Sessions responds to Nazi comparisons: 'They were keeping the Jews from leaving'

Attorney General Jeff SessionsJefferson (Jeff) Beauregard SessionsHillicon Valley: Trump cyber strategy lets US go on offense | AT&T urges court to let Time Warner merger stand | Conservatives want wife of DOJ official to testify | Facebook, nonprofits team up to fight fake news | DC camera hacker pleads guilty Vote Democrat in midterms to rein in Trump, preserve justice Sessions limits ability of judges to dismiss deportation cases MORE on Monday defended the Trump administration’s practice of separating parents and children who cross the border illegally from comparisons to the concentration camps of Nazi Germany, saying the Nazis "were keeping the Jews from leaving."

Sessions appeared on Fox News’s “The Ingraham Angle” amid a growing uproar over the administration’s “zero tolerance” policy to combat illegal immigration. As part of the policy, thousands of migrant children have been separated from their parents.

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Ingraham noted that some opponents have compared the practice to "concentration camps," while others have condemned it as a human rights violation.

“Well it’s a real exaggeration. Of course in Nazi Germany, they were keeping the Jews from leaving the country,” Sessions said.

“This is a serious matter,” he continued. “We need to think it through, be rational and thoughtful about it. We want to allow asylum for people who qualify for it, but people who want economic migration for their personal financial benefit and what they think is their family’s benefit is not a basis for a claim of asylum.”

Asked for clarification on Sessions's comments, a Department of Justice spokeswoman told The Hill that "the Nazi comparisons that others are making" were just a "desperate attempt to distract from the fact that their policies led to the number of families illegally crossing the border jumping five-fold over the last four years.”

Sessions announced the zero tolerance policy earlier this year, saying the Justice Department would criminally prosecute all adults attempting to illegally cross the southern border into the U.S. As a result, families who crossed together would in some cases be separated, he said.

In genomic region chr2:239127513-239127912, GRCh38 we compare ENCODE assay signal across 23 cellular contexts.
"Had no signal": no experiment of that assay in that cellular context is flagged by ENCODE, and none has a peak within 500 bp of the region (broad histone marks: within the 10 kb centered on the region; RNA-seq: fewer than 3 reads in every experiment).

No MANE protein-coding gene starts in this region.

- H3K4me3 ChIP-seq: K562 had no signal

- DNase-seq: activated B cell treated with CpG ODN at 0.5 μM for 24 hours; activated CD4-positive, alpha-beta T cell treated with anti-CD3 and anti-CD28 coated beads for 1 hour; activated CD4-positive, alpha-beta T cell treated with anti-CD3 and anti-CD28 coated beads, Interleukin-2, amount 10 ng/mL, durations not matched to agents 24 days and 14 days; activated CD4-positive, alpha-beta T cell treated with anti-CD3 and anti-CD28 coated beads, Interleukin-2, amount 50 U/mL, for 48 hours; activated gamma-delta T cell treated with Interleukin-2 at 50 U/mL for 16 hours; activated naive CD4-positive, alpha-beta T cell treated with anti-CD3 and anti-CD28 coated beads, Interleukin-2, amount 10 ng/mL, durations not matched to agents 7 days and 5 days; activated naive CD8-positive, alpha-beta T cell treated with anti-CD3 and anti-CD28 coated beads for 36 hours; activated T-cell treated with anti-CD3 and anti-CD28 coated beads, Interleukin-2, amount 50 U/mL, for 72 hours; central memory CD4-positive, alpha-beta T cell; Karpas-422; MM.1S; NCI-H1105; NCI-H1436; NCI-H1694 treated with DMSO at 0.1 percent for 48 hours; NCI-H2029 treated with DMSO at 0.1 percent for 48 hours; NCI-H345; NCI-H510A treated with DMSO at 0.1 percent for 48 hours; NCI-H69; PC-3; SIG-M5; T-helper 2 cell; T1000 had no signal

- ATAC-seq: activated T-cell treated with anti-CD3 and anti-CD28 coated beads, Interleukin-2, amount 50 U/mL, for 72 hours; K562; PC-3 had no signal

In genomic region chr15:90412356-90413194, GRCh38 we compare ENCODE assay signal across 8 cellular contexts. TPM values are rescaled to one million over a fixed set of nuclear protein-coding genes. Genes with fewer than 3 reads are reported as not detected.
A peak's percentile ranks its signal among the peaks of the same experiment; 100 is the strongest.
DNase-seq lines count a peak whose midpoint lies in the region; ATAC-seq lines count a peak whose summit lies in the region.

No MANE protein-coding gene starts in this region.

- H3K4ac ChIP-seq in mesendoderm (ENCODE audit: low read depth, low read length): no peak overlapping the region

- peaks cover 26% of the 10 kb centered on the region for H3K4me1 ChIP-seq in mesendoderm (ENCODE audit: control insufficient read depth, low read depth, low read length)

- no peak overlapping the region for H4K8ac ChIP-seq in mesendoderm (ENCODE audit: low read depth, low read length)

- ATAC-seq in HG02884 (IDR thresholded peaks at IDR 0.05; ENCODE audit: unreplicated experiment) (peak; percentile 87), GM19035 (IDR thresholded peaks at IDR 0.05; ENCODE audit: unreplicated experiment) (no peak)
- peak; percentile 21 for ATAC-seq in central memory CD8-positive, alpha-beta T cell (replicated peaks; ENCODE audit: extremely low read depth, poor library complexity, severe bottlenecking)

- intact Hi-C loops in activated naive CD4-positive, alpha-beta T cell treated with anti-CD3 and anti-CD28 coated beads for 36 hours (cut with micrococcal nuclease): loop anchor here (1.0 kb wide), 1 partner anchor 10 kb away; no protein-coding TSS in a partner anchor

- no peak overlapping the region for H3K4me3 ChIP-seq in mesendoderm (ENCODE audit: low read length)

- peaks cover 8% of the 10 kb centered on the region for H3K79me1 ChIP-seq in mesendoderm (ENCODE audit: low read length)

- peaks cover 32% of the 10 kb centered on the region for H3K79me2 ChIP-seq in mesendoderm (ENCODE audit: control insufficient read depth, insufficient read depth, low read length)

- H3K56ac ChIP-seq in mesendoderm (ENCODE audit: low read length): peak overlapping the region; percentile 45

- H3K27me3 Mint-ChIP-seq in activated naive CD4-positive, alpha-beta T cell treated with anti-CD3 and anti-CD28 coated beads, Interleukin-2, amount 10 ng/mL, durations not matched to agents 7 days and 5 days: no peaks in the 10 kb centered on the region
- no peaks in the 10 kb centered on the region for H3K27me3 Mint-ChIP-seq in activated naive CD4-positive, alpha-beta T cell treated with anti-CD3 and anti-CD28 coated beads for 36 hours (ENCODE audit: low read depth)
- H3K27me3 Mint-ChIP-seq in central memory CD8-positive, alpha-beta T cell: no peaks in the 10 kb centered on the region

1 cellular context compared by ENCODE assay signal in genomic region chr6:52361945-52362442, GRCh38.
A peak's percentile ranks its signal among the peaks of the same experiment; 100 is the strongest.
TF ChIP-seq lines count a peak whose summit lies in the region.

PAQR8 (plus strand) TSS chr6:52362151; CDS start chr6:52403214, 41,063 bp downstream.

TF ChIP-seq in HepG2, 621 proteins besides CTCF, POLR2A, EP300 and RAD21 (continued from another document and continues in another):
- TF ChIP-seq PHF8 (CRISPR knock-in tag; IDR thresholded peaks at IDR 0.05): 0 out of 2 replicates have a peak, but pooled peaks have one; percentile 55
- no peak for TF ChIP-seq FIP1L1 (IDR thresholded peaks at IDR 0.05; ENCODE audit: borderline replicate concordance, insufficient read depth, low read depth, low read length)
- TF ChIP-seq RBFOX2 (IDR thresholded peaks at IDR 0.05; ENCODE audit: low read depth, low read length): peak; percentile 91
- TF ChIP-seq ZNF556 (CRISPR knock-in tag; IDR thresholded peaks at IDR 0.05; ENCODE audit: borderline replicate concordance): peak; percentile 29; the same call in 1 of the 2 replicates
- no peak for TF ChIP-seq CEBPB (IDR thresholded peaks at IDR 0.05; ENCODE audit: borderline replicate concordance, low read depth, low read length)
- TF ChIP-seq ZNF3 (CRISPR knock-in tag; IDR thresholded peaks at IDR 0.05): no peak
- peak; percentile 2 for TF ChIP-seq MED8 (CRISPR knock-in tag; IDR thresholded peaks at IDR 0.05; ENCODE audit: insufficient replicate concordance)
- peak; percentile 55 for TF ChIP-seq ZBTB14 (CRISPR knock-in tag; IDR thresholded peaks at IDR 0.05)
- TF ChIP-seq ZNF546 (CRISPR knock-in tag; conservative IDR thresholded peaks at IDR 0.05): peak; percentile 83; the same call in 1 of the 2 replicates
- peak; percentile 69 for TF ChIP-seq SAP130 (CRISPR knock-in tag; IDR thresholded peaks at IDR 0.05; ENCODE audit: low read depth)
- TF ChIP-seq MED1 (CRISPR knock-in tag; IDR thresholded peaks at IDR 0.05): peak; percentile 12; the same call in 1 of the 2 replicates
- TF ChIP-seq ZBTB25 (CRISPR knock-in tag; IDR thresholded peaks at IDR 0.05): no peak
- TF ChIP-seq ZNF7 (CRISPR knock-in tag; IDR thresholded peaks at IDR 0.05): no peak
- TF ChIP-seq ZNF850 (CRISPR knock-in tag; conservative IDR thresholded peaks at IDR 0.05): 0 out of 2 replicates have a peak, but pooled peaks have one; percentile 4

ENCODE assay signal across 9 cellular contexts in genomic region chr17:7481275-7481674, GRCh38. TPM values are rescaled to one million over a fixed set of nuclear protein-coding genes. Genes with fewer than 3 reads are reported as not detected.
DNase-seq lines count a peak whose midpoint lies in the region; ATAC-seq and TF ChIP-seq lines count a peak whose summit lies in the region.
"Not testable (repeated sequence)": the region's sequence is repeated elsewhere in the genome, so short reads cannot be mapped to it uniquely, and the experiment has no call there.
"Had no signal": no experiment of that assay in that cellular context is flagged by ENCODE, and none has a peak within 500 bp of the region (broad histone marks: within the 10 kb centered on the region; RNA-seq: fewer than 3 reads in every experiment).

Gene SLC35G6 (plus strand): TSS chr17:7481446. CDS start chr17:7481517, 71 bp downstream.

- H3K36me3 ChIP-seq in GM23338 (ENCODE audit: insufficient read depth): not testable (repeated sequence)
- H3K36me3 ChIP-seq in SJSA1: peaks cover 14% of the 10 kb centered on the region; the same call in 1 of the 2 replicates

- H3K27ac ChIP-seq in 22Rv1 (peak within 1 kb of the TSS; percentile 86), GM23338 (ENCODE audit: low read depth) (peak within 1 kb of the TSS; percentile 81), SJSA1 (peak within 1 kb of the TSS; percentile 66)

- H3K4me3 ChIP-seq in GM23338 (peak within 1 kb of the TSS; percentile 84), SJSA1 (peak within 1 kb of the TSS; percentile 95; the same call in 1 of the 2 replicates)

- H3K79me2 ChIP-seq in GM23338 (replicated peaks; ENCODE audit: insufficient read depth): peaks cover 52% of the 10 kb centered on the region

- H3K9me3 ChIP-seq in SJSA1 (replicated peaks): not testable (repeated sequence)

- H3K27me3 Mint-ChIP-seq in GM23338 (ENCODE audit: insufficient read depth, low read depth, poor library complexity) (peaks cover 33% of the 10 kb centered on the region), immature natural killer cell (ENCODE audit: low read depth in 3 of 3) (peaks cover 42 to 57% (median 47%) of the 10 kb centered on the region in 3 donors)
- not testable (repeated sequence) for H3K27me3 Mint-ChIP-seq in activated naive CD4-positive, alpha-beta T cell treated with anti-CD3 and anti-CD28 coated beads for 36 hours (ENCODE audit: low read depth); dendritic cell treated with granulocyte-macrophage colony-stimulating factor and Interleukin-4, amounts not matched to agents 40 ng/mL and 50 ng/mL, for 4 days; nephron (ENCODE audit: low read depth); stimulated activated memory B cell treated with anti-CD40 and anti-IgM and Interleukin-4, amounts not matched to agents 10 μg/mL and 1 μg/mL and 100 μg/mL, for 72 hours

On Monday, he reiterated his argument that prosecuting anyone who crosses the border illegally can serve as a deterrent against illegal immigration.

"Hopefully people will get the message ... and not [come] across the border unlawfully," Sessions said.

Earlier Monday, Homeland Security Secretary Kirstjen NielsenKirstjen Michele NielsenUS to prioritize attacks against foreign adversaries under new cyber strategy Paddlers sue Trump over frequent golf visits shutting down the Potomac River FEMA administrator nearly quit amid feud with DHS chief: report MORE rebuked a reporter who asked if separating families was intended to "send a message."

"I find that offensive. Why would I ever create a policy that purposely does that?" she responded.

Nielsen argued her department was merely enforcing the laws on the books, adding that "Congress alone" could put a stop to the policy.

President TrumpDonald John TrumpTrump rallies in Nevada amid Supreme Court flurry: 'We're gonna get Brett' Trump: 'Good news' that Obama is campaigning again Trump boosts Heller, hammers 'Wacky Jacky' opponent in Nevada MORE, meanwhile, has repeatedly blamed Democrats for the separation policy, despite his administration issuing the directive that led to the practice. On Monday, he doubled down on the policy, saying the U.S. “will not be a migrant camp and it will not be a refugee holding facility.”

Democrats and a growing number of Republicans have called on the White House to end the practice.

Updated at 11:58 p.m.